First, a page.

Theatre Factory’s 25th season focuses on all kinds of families |
Theater & Arts

Theatre Factory’s 25th season focuses on all kinds of families

Angela Bender
From left: Amelia Bender, Craig Soich and Erin Seaberg rehearse a scene in “Brighton Beach Memoirs,” running Sept. 14-23 at The Theatre Factory in Trafford.
Angela Bender
From left: Amelia Bender, Erin Seaberg and James Gaschler are featured in The Theatre Factory’s season-opening production, “Brighton Beach Memoirs,” Sept. 14-23.

The Theatre Factory’s 25th season will focus on families – not only traditional families, but also families of faith, neighbors, cultures, passions and friendships.

“When picking the shows for our anniversary season, we wanted to incorporate a family feel,” says Jeff Johnston, promotions manager for the Trafford theater company. “We really try to create our own special family here at the theater, and we wanted to build our season around that concept.”

The theater company’s season opener Sept. 12-22, Neil Simon’s semi-autobiographical play, “Brighton Beach Memoirs,” celebrates the traditional family.

Coming of age

The first play in Simon’s “Eugene” trilogy, which also includes “Biloxi Blues” and “Broadway Bound,” is about how the family comes together during trying times. It is a coming-of-age story of a Polish-Jewish American boy, nearly 15 years old, during the Great Depression.

James Gaschler of Cheswick portrays Eugene Jerome, the teenager living with his family in New York with World War II just breaking out.

“Eugene relies on his brother Stanley (played by Jared Lewis of Pittsburgh) to show him the ropes and guide him through this tumultuous time in his life,” Gaschler says.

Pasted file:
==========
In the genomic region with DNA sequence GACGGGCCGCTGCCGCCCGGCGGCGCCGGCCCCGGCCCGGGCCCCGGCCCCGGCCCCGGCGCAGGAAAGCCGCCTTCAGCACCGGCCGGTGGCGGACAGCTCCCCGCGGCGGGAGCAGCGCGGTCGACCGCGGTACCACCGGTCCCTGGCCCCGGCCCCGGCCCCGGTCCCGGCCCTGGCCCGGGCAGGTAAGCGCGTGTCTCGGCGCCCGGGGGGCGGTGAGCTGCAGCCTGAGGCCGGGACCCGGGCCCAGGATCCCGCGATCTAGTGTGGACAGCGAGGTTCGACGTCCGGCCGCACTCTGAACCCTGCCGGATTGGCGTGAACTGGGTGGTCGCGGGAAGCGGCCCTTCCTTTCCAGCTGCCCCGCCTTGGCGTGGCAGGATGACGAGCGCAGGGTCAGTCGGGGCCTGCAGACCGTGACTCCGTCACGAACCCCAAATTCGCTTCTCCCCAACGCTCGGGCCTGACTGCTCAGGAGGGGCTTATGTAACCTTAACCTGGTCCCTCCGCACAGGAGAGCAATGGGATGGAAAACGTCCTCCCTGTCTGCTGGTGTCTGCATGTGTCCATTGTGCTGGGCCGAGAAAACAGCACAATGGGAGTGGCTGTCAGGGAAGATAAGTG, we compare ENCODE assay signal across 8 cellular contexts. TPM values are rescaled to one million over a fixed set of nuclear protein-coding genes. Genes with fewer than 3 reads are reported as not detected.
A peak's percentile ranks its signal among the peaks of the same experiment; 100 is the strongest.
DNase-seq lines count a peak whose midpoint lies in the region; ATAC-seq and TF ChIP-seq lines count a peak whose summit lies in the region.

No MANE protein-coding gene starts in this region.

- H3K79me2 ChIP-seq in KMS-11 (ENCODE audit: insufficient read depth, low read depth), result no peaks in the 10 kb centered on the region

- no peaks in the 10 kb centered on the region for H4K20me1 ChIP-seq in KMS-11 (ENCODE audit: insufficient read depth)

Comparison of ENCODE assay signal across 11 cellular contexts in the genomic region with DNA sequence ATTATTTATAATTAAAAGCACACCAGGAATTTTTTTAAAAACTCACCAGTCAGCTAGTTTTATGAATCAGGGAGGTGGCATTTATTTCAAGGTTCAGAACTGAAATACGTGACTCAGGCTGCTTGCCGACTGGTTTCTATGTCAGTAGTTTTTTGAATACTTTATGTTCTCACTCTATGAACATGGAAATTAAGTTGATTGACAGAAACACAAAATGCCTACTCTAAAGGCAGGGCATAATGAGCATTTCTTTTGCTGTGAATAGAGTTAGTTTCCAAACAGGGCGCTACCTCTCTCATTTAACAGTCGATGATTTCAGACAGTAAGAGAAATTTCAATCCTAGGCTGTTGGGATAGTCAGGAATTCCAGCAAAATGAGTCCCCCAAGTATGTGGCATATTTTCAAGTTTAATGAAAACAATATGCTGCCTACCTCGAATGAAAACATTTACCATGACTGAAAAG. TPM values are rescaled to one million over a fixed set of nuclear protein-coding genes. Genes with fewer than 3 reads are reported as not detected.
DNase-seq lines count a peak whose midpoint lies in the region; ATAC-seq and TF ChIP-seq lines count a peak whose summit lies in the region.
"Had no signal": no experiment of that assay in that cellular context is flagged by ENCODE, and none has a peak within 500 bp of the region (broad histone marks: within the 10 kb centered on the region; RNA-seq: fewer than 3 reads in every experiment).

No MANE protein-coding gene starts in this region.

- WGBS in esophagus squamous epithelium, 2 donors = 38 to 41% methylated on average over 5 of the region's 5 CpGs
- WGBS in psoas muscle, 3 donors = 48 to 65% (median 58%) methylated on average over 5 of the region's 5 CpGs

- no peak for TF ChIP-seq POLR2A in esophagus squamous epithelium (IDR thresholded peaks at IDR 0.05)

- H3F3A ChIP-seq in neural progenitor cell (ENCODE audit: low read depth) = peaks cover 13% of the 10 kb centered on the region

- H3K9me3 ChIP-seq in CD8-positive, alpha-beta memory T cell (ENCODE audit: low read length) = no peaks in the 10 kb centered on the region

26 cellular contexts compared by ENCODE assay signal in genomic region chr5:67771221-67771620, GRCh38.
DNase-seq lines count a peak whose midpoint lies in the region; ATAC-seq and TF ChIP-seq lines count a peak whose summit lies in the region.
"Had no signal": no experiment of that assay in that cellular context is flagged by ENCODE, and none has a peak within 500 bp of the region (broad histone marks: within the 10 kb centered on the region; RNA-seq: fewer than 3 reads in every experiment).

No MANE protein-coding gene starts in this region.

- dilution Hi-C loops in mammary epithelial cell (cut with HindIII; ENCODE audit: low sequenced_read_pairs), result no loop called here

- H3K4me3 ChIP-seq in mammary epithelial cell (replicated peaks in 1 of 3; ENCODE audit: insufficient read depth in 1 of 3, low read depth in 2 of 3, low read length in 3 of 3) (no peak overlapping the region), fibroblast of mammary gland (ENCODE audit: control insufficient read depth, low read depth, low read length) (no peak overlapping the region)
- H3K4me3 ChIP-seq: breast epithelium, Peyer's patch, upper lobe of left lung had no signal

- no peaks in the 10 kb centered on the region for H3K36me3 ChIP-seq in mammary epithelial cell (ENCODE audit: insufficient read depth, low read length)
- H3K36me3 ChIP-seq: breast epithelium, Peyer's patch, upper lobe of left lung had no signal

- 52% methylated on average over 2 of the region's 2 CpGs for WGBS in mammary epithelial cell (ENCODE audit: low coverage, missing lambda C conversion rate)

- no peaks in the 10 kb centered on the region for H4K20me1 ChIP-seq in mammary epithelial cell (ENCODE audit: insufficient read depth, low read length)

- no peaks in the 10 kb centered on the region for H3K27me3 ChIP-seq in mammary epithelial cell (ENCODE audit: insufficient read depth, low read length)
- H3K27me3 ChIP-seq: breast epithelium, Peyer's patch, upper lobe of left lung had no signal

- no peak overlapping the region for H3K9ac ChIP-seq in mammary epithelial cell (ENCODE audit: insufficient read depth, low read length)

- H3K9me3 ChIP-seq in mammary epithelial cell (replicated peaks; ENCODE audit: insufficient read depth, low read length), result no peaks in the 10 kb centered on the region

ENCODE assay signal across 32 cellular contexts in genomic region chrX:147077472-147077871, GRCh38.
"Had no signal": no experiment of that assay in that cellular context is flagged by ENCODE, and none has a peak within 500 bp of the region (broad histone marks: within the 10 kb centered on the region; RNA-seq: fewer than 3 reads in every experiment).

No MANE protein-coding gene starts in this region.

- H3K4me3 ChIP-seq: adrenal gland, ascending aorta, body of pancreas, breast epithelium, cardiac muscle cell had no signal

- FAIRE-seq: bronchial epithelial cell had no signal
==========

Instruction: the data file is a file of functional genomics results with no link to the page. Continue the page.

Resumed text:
At age 23, Gaschler says one of his biggest challenges with his role is portraying a 15-year-old, but “luckily I’m told my maturity can at times resemble that of a 15-year-old boy, so it shouldn’t be a problem.”

Lewis says he wanted to perform in “Brighton Beach Memoirs” because “it’s very funny but it contains some very dramatic and real scenes that show the depth and humanity of each character. I think people will absolutely enjoy the comedy in it, as well as feel for these characters as they go through their own individual struggles.”

Family drama and more

“Brighton Beach Memoirs” is a great family drama, according to Director Paul Reynolds of North Huntingdon – but it’s much more than that.

“Simon points out the importance of family, even when we sometimes are pushed to the boiling point and beyond by them,” Reynolds says. “We have to keep our hearts and minds open and be aware of the ways our actions affect the ones we love so dearly.”

In directing the show, he says he wants “to be able to hold a mirror up to the time period to let us see the relevance it still holds today in the lives we are currently living and the situations we are currently experiencing.”

Reynolds’ directing credits include “Anything Goes” (assistant director) at Reagle Music Theatre of Greater Boston, and “Barefoot in the Park” at The Theatre Factory. He also has had acting roles in stage, TV and film productions, including the musical “42nd Street,” the movie “Daddy Day Care” and television shows “The George Lopez Show,” “Norm” and others.

Gaschler has performed in “Nuncrackers” for The Theatre Factory, “Ripcord” for New Kensington Civic Theatre and “The Wedding Singer” for Greensburg Civic Theatre.

Lewis’s credits include “Fuddy Meers” at The Theatre Factory and a tour with Saltworks Theatre Company.

The cast of “Brighton Beach Memoirs” also includes Erin Seaberg of White Oak, Amelia Bender of Jeannette, Kathleen Regan of Pittsburgh, Craig Soich of Murrysville and Marisa Postava of McKees Rocks.

2019-20 season highlights

The Theatre Factory’s 25th anniversary season will feature some newer productions along with old classics, Johnson says, including:

• Oct. 18-27, “The Fantasticks”

• Dec. 6-15, “A Christmas Carol”

• Feb. 28-March 8, “She Kills Monsters”

• April 24-May 3, “Doubt: A Parable”

• July 10-19, “Into the Woods”

“We hope this season helps establish everyone from our artists to our patrons to feel part of the Theatre Factory family,” he says.

Candy Williams is a Tribune-Review contributing writer.

Categories: AandE | Theater Arts
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